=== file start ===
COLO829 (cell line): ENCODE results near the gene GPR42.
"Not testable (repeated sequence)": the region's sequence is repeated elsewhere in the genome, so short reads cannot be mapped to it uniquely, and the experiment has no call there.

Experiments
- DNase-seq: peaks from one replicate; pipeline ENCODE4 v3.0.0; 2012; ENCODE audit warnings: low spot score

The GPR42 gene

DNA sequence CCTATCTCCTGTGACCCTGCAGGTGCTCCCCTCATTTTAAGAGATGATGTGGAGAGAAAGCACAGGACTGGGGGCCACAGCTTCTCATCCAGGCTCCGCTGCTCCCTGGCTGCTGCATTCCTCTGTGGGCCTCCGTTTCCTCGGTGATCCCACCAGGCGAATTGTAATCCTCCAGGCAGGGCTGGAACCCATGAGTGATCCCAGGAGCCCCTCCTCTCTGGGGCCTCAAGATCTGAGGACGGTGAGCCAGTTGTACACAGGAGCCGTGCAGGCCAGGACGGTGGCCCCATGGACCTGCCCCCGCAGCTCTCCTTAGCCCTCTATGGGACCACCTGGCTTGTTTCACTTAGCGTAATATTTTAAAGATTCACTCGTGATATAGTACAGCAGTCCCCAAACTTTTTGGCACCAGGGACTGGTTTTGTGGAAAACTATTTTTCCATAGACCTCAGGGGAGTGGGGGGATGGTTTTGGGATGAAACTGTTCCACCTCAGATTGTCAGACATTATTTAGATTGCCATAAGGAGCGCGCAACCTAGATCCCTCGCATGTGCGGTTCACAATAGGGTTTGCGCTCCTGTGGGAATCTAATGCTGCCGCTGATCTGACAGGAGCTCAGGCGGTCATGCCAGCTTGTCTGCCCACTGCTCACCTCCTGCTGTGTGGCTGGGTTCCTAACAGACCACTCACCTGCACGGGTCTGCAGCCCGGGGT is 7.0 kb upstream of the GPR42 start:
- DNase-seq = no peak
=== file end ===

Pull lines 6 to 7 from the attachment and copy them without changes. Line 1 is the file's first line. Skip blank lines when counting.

DNA sequence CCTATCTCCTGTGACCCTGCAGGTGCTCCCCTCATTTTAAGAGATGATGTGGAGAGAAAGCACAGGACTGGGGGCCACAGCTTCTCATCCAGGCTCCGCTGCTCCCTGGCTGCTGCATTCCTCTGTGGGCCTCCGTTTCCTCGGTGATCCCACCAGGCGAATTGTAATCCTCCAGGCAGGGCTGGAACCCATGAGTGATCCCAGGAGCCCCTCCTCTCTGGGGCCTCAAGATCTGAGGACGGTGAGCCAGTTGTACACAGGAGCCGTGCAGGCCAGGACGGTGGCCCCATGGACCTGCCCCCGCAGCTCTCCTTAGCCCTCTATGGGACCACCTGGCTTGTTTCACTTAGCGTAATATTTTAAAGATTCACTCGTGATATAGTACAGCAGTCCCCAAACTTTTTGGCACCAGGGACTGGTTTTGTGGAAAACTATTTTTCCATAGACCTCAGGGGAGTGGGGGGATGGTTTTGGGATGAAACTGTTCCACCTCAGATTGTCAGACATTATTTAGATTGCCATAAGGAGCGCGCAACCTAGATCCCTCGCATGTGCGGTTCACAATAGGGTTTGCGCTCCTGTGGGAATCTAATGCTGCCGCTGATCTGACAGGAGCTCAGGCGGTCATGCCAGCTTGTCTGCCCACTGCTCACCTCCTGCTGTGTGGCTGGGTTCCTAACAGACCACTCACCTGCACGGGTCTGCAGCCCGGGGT is 7.0 kb upstream of the GPR42 start:
- DNase-seq = no peak